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Image Australian Stock Horse for sale

Australian Stock Horse for sale

The Australian Stock Horse is the descendant of some of the most famous lineages in the world: the Australian Station Horse, the Australian Waler and the American Quarter Horse. Many different types and breeds were used in the creation of these renowned animals, and when equestrians buy an Australian Stock Horse, they are investing in one of the toughest and most agile horses ever developed for working cattle. While this is still an important role for them, the breed is also successful in many sporting activities such as show jumping. Today when breeders sell an Australian Stock Horse, it’s as likely to be for competition or general riding as for working stock.

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Use and characteristics of the Australian Stock Horse

Australian Stock Horses are the result of nearly two centuries of breeding for performance as a working horse in the toughest and most demanding of environments. With the emphasis on function, there has always been variation in size and type, which means there’s plenty of choice for equestrians who want to buy an Australian Stock Horse. Whether pony-sized or around the average of 16 hands (64 inches/163 cm) high, the common factors when vendors sell an Australian Stock Horse are the agility, toughness and endurance of the individual. They are also intelligent and hard-working horses, with plenty of genuine horse sense!

Origin and history of breeding Australian Stock Horses

The first horses arrived in Australia in the late 1780s. Even by 1810, there were only about 1100 horses in the whole continent, mostly on the east coast in New South Wales. This number had tripled by the early 1820s, and after this, different types of horse began to be imported for riding, to work the land or draw commercial vehicles in the expanding settlements. From all these imports, the Australian Waler, named for New South Wales, was developed as the country’s own versatile horse. During this period, many experts believed that there was no better all-round riding horse in the world than the Australian Waler. With further input from Thoroughbred and Arab horses, ponies and several other breeds, a distinctive type emerged. By the early twentieth century, the Waler was one of the finest breeds for light cavalry as well as for working on Australia’s remote stations where cattle and sheep were reared. Walers were also used as polo ponies and many of them were sent to India during the late nineteenth century. WWI brought disaster for Walers; 120,000 of them died or were abandoned during WWI in Palestine, North Africa, Europe and India. By the 1970s, it was clear that there was a need to try to preserve Australia’s working horse and its traditions, and the Australian Stock Horse Society was formed to do this. Since the 1950s, American Quarter Horses have been influential on the Australian Stock Horse, particularly those bred by the King Ranch in Texas, which imported four stallions into Australia in 1953.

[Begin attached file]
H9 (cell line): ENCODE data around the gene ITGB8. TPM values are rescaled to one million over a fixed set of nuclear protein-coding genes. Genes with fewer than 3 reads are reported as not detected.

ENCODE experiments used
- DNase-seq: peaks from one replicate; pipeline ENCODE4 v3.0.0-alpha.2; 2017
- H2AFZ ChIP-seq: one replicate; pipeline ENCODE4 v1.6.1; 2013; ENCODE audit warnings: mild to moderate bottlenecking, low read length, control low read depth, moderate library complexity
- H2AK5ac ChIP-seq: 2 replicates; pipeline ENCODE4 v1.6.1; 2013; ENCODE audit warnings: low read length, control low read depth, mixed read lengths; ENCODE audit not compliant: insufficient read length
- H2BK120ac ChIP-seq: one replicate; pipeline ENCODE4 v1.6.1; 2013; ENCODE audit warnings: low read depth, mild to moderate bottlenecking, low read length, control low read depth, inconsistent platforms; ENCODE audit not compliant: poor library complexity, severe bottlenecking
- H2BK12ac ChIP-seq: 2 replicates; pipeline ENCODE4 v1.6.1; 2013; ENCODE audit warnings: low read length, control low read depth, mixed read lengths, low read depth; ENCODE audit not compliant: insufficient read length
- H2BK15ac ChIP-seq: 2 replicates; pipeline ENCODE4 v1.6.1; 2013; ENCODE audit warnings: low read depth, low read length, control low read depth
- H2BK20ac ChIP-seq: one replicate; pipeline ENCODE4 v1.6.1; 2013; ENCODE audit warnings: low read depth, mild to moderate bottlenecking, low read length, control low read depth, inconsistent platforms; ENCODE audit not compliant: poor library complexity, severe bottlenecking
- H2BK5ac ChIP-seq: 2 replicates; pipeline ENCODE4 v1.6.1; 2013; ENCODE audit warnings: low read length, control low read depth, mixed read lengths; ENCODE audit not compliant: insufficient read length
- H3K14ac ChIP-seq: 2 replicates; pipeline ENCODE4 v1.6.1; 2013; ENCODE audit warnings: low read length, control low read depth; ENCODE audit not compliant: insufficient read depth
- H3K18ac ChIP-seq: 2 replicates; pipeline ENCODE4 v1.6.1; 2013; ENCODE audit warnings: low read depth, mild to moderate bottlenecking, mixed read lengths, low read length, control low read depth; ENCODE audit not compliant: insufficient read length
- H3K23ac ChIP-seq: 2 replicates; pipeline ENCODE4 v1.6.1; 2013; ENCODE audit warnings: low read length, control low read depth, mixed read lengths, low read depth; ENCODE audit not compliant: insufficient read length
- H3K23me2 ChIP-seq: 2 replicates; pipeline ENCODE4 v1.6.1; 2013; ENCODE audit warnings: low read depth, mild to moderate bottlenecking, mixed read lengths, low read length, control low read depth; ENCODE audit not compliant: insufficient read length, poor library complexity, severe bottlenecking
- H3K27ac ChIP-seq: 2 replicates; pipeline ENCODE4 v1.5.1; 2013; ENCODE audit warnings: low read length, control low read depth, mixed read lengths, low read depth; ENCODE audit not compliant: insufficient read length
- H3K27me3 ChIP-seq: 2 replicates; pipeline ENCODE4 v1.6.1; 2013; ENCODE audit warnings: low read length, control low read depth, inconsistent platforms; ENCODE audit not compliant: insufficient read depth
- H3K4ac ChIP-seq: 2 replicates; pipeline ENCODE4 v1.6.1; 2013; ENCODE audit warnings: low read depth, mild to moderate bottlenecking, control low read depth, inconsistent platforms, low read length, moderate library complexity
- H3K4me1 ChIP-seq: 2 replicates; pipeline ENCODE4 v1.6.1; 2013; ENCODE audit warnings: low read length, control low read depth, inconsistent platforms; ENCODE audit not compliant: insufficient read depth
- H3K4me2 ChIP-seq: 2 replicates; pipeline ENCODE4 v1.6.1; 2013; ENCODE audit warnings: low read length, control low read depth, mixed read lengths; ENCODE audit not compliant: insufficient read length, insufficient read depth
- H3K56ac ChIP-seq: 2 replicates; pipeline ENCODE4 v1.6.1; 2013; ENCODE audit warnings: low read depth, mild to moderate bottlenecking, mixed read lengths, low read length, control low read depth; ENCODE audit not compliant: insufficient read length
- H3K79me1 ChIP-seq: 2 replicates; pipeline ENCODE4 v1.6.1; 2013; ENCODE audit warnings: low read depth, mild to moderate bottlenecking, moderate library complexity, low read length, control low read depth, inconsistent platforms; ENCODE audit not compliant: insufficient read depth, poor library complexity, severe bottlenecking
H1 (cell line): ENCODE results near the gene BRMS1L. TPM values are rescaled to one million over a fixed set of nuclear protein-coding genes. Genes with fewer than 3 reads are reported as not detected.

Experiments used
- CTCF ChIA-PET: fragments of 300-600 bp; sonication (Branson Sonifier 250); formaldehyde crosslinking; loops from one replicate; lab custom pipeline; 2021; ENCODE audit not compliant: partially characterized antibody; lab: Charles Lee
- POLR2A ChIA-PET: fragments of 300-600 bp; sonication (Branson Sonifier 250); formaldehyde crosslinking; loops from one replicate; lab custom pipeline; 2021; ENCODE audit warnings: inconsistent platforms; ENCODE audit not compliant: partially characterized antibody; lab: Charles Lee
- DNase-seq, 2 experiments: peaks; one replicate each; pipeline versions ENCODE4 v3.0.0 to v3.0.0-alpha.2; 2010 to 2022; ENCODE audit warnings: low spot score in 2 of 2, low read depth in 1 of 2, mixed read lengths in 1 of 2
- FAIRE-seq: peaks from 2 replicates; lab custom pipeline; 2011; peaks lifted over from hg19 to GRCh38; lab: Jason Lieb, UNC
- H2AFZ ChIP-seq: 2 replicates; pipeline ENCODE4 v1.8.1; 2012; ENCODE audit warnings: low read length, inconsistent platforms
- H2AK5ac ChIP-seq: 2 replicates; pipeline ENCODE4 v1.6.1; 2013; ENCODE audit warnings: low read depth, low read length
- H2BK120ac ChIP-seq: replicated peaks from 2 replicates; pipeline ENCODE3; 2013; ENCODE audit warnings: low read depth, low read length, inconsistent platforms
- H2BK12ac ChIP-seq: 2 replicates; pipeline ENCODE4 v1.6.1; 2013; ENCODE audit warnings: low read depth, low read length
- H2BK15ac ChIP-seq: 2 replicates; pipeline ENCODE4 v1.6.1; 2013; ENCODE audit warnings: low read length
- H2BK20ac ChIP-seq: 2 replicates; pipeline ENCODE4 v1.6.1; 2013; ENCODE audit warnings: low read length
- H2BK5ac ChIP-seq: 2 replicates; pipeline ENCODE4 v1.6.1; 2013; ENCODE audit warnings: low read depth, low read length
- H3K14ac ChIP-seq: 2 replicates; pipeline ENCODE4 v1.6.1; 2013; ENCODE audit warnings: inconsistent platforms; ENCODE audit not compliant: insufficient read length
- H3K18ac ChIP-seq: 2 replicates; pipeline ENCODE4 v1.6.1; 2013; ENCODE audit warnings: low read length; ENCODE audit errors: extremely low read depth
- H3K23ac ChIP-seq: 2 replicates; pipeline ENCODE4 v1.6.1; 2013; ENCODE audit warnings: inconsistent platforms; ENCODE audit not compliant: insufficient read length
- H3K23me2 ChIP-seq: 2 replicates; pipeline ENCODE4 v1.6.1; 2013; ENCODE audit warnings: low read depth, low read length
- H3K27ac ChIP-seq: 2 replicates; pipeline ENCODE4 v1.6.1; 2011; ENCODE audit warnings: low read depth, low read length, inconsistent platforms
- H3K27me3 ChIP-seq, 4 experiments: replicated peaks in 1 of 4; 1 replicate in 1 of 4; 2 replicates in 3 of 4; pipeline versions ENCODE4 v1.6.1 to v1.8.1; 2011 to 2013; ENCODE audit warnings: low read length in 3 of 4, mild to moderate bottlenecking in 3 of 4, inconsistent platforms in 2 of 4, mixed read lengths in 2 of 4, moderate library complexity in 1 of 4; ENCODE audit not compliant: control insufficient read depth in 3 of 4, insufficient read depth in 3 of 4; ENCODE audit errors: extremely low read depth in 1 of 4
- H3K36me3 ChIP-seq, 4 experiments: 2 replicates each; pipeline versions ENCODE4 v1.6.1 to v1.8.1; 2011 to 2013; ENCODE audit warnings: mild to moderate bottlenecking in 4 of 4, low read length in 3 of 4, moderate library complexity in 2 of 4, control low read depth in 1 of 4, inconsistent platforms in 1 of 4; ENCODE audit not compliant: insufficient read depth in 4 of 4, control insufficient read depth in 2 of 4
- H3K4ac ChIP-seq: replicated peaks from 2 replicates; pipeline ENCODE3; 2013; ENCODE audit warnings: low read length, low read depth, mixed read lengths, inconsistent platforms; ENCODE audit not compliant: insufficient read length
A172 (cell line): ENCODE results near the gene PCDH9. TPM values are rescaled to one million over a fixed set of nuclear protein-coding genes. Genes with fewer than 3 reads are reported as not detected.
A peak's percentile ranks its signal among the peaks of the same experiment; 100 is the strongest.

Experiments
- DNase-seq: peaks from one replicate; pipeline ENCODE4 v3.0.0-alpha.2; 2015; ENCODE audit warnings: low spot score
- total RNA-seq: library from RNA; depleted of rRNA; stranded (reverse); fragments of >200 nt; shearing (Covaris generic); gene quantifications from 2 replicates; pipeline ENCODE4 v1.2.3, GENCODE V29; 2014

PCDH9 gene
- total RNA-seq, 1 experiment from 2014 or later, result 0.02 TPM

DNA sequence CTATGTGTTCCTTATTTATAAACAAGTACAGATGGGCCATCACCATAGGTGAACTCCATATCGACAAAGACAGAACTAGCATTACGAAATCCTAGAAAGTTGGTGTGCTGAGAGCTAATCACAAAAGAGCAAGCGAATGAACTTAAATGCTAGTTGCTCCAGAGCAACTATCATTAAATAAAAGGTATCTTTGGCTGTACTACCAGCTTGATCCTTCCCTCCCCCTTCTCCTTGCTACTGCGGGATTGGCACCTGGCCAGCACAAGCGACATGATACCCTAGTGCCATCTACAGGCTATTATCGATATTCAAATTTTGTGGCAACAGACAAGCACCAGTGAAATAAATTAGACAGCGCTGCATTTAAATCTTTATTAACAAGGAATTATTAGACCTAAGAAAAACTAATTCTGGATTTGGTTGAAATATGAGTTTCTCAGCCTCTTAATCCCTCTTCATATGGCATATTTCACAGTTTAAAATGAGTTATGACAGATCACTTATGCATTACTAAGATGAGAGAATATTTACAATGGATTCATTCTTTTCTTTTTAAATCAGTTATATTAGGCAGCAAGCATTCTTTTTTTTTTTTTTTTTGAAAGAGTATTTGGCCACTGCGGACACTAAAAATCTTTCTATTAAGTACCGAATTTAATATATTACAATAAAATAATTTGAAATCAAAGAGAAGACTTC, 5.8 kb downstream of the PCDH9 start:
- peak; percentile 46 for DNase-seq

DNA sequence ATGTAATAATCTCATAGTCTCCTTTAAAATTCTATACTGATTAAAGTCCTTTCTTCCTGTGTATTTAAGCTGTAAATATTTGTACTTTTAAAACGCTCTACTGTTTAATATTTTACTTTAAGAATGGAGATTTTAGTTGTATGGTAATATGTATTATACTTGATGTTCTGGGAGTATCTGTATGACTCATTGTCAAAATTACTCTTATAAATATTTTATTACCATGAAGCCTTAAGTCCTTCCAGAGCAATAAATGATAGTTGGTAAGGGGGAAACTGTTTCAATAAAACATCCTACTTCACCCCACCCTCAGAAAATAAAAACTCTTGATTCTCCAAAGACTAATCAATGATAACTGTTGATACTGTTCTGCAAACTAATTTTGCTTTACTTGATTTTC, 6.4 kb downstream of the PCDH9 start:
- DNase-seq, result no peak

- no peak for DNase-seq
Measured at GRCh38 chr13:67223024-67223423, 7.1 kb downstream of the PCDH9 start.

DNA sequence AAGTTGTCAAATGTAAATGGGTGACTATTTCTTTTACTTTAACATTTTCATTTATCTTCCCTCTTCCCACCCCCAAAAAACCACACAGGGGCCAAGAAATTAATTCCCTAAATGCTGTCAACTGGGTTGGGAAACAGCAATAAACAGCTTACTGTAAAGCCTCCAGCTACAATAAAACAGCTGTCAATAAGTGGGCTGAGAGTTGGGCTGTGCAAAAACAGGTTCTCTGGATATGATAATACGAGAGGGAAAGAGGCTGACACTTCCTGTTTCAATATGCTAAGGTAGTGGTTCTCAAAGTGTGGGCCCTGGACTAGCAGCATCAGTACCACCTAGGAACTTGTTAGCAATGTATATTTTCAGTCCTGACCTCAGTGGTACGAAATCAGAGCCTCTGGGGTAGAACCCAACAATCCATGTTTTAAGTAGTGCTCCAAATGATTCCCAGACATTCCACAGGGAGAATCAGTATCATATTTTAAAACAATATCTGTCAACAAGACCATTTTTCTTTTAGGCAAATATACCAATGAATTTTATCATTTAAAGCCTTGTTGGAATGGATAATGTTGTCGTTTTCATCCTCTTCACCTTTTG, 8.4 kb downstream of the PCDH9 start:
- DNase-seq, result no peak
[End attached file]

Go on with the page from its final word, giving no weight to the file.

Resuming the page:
Australian Stock Horses in equestrianism

The term Australian Stock Horse encompasses many different sizes and types of horse. This means it is possible to find examples of the breed that look like elegant riding horses for equitation classes, as well as compact, powerful horses that can cut cows with ease. Australian Stock Horses show their skills in the popular sport of Campdrafting, where a steer is cut from a “camp” and driven through a course. It demands a very skilful horse with “cow sense”, an ability inherited from both the Australian and American lineages of the Australian Stock Horse.

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